While public transportation in Austin is highly dependable, other modes of transportation are available, such as ridesharing services like Uber and Lyft. Additional transportation methods include taxis, car rentals, and chauffeur services, although these tend to be costly in comparison.

If you're a single adult with no children, you'll spend about $5,113 for transportation in Austin over a year. A family of four, including two working adults and two children, will pay $13,896 for transportation in one year. Gasoline prices are around $2.09 per gallon, significantly lower than the national average of $3.04.

Austin Food Costs

Austin offers countless dining options, from hip gastropubs to family-friendly spots and upscale restaurants. Eating out in Austin will cost an average of $15 for a meal at an inexpensive restaurant. A three-course dinner for two people at a mid-range restaurant will run $50 without alcohol or dessert.

If you're a single adult without children, you can expect to pay at least $3,177 on food per year. If you're a family of four with two working adults and two children, you can expect to pay $9,305 per year for food.

You can anticipate around the national average or slightly below for food items regarding grocery market pricing. For example, one gallon of regular milk will run you $3.13 in the grocery store, with the national average being $3.58.

Austin Healthcare Costs

When planning your budget in Austin, you will also want to account for proper medical care. A single adult without children will pay around $2,760 for medical care over the year. Two working adults with two children will pay $8,694.

Austin Utilities

While winters in Austin remain temperate for the most part, the coldest days of the year falling in January with an average overnight temperature of 40°, summers are known for being very hot and humid. August is the hottest month, where the average daytime high is typically 95.6°.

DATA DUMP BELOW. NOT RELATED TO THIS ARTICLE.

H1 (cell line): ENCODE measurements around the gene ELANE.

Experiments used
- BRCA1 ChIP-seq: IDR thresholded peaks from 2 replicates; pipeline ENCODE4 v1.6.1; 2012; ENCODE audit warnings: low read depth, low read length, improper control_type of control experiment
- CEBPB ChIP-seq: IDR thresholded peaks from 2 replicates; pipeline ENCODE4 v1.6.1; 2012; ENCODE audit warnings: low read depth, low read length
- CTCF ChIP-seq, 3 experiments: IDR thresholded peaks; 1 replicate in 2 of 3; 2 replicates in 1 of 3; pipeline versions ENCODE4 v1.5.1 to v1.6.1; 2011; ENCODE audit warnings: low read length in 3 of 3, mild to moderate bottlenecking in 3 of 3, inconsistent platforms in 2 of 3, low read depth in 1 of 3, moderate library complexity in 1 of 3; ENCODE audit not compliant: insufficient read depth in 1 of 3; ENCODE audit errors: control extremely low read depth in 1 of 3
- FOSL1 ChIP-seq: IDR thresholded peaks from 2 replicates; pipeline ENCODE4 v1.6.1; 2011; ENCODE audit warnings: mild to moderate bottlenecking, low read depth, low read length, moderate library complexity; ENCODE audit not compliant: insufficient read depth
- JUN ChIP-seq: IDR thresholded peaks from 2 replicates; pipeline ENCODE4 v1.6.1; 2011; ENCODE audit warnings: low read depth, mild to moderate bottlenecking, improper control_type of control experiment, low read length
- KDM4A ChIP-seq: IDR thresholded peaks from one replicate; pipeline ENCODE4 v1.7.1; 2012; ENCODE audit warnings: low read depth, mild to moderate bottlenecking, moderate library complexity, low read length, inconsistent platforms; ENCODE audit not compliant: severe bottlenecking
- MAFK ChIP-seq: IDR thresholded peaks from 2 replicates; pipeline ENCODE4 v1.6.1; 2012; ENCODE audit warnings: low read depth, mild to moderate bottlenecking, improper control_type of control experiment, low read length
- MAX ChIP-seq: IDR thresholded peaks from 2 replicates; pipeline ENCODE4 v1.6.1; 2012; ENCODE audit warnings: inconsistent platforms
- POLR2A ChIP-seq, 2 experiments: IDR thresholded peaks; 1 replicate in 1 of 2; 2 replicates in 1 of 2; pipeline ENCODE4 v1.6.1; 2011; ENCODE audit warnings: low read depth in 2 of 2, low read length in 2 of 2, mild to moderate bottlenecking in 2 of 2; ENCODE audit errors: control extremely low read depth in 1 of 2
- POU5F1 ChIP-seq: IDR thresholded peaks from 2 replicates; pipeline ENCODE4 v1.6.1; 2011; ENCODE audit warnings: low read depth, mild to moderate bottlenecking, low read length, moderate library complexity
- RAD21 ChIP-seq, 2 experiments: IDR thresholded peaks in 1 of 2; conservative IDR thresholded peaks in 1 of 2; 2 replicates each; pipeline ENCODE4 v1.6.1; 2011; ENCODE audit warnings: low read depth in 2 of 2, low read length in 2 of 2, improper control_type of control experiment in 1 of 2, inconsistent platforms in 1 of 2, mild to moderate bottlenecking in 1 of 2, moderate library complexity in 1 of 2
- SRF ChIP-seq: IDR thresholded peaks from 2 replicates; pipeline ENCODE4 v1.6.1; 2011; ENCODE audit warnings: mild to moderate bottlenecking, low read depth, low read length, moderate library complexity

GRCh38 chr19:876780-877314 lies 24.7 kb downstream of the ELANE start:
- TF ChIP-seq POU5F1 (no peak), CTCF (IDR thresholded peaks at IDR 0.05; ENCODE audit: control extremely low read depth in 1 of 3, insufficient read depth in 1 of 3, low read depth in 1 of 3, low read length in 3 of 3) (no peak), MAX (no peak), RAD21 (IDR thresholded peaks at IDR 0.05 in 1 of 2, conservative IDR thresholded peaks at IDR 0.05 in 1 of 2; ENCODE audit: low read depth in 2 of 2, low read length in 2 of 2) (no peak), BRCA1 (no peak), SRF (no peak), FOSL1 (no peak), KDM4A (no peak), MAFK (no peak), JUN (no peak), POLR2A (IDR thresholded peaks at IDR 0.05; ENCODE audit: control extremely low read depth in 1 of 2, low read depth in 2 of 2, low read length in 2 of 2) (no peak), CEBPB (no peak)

To combat the warmer, humid months of the year, you'll need to account for higher utilities in the summer. Austin’s basic utilities include electricity, heating, cooling, water, and garbage, running $142.75 for a 915-sq. ft. apartment.

Adding on the Internet with 60 Mbps or more with unlimited data, cable/ADSL will cost you an extra $62.11 for a total of $204.86 each month.

You can find out more information about how much utilities will cost in an apartment before you move.

Austin Fitness and Entertainment

If you plan to keep fit, you’ll want to consider club membership costs. The monthly fee for a fitness club membership for one adult is $39.73.

Otherwise, when weather permits, you can enjoy the beautiful landscape of Austin outdoors. Enjoy hiking trails across the city like Lady Bird Lake Trail, Barton Creek Greenbelt Trail, or Twin Falls.

There is plenty of entertainment throughout the city, and a seat at the local cinema will cost you $12 without snacks or drinks. You can also save a few bucks by checking out one of the seven public parks in Austin, including Mueller Lake Park, Mayfield Park, Nature Preserve, or Zilker Metropolitan Park.

Other Expenses to Consider in Austin

Texas is known for being a tax-friendly state because it does not collect any income tax. Homebuyers also benefit further as the state does not have property taxes.

Unfortunately for renters, Austin tax is higher than the national average of 7.12%. Austin’s sales tax is currently 8.25%, which combines the state, county, and city rates.